A TV station broadcast this and has the video up on her blog. I couldn’t tell that the child was a minority child until I saw the video: now I wonder if some sort of discrimination on race isn’t also involved. I’d say if the child was white, Hispanic or Vietnamese this may not have been an issue. The child, of course, appears to be African-American. The beauty of the Church image of Christ is apparent even to a child.

  39. kellym says:

    Having lived for a goodly portion of my adult life in Massachusetts I wish I could say I’m surprised at this. I’m not. There’s this bizarre streak of contrariness that seems to run through the citizenry, that seems to bend over backwards to deny religion its needful and proper place in the community. Almost like a repudiation of its strict Puritan past.

    Of course I’ve gone from the frying pan into the fire – now I live in San Francisco!

  40. Melody says:

    We should make a symbol of this drawing.

    And I first hope that the boy’s father got through to him that his drawing was admirable.

  41. Okay before we go judging people we need to have all of the facts. As the sun was rising today more of the story came out. It seems this father of the year is out for money and saw his chance with the school deptartment. Surprise he was not as forthcoming with the press as he could have been and did not show the actual picture that his sone drew nor was his son asked to draw a picture as was reported nor was he suspended nor was he sent for counseling.

    Here is the rest of the story so to speak:

    As one who was an educator before I went to seminary let me say how difficult it is. If the school did not act as the original story suggested this father would have been all over them if his son did something. Do not forget the Columbine shootings and the wrath that was brought down on the school, the Fort Hood shootings and the wrath that has been brought down. If you act you get crucified (okay sorry for that) and if you don ‘t act the same penalty awaits you.

    The job is hard enough without parents who want to cash in. He is now saying this is a racial incident by the way.

  42. Seraphic Spouse says:

    Thanks for that, Fr. Preble. I see that the child wrote his name over the crucifix and the teacher thought he was trying to communicate that HE was being crucified. And I know it is right to associate Christmas with the Crucifixion, that is a sophisticated, adult theological move, not the first theme children are going to come up with when asked to draw a Christmas picture. And considering that this child’s father is now talking about a lump sum and a scholarship to the (private) school of the child’s choice….

  43. benyanke says:

    You all heard Robert_H!

    Home School!

    It has worked for me. I went to a “catholic” preschool (I can say I didn’t learn a thing about Catholicism there) and homeschooled the rest of the way.

    It would have been way harder if there hadn’t been a group of homeschooling families. Now I’m a freshman in HS and planning homeschool go all the way. In our city, we meet for a few classes (science, art, gym, …) every week and we get over 120 kids, all of them (catholic homeschoolers (I mean real catholics). Theres my positive rant on hs-ing. God bless.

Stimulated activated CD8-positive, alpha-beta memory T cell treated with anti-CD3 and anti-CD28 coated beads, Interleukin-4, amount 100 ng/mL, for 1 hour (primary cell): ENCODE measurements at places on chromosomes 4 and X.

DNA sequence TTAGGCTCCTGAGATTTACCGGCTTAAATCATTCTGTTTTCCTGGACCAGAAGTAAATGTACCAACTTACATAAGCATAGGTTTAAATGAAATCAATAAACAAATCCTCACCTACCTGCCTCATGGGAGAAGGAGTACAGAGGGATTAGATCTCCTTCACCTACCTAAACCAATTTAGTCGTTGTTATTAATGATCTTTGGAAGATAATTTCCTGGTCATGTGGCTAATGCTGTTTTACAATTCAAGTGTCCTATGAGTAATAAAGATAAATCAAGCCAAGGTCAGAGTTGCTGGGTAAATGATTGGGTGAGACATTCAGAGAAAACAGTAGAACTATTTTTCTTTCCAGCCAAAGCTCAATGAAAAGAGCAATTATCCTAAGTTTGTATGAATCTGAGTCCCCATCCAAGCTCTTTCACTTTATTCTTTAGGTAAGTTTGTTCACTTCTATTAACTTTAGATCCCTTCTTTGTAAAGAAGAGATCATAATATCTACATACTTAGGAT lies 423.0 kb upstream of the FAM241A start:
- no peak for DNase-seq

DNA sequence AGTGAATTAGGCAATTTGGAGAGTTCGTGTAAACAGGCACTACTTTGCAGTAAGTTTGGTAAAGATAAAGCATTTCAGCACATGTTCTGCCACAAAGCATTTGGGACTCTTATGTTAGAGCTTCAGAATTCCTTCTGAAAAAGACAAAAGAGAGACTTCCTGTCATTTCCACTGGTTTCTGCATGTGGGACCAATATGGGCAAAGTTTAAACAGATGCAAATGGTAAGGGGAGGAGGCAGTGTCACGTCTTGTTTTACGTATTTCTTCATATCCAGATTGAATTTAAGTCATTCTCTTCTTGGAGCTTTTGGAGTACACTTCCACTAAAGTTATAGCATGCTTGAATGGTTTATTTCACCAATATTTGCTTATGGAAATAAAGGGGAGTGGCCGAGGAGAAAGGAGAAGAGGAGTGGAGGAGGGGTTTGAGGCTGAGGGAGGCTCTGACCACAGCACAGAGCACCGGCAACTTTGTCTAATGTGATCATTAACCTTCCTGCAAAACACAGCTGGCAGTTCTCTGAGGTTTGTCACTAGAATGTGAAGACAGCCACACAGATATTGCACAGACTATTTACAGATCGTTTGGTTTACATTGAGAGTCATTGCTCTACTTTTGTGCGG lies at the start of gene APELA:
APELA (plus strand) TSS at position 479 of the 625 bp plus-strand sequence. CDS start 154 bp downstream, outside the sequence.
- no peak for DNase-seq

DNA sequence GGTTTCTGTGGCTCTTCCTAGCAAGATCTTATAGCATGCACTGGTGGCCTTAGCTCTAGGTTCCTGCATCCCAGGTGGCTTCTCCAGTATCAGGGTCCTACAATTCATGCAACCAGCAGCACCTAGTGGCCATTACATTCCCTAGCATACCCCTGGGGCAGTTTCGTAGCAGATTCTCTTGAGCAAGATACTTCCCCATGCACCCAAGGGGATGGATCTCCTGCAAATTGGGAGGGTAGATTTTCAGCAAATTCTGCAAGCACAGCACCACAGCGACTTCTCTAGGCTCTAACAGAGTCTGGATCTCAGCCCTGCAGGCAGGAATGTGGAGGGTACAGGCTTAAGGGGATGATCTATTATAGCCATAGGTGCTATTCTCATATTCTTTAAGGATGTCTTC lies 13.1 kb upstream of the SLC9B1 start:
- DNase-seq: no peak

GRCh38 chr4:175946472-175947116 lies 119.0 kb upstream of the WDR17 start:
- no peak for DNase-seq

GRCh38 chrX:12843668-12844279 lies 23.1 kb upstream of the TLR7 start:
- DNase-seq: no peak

44. Seraphic Spouse says:

    Interesting…I finally found a picture of the crucifix with the INRI on it. It is unclear as to whose name is up there, as it is obscured. In one photo, the father is covering the INRI with his finger. (Interestingly, if it is the boy’s name–it certainly isn’t INRI–the media wouldn’t be able to show it.) Meanwhile, the superintendent denies that the children were asked to draw anything having to do with Christmas or that the boy was suspended.

    The boy, if not being crucified, is certainly being exploited–by the media sniffing for a good story and, perhaps, by his father. “We are owed a lump sum” indeed! This child is already being educated at the taxpayers’ expense, complete with special classes.

  45. Seraphic Spouse says:

    Actually, it looks like the name Jalen. Father Z, you’ve been hoaxed by a doctored photograph, I’m afraid. The photo produced by the Washington Post has an INRI placard with a name on it. [I am sure we are all glad that you can correct us.]

  46. Seraphic Spouse says:

    Um… You’re welcome? I didn’t mean to come across as snarky. I’m sort of a long-time fan.

  47. Aaron says:

    If it doesn’t have the kid’s name on it, doesn’t that take away the one reason the school might have had for reacting so harshly to it? (That it was a form of protest, saying “I’m being crucified here,” or something.)

    Either way, the title could be, “Parents, don’t let your children go to school!” (Like Robert_H said, standard disclaimer here: not everyone can stay home, etc.) There’s really nothing new about any of this; we’ve known for decades that most public schools and a disturbing number of private ones are strongly anti-Christian. (Not anti-religion, by the way; no student will ever get hassled for drawing a mosque, unless he also draws someone shooting from it.) This is what schools do.

  48. Frank H says:

    The photo Fr Z posted was from the town’s newspaper and the cutline indicated the kid’s name was edited out at the family’s request for his privacy.

  49. Jane says:

    This shows that there is a clear case for homeschooling. Some schools and teachers are very strange and who would want to entrust their children to people and schools like that.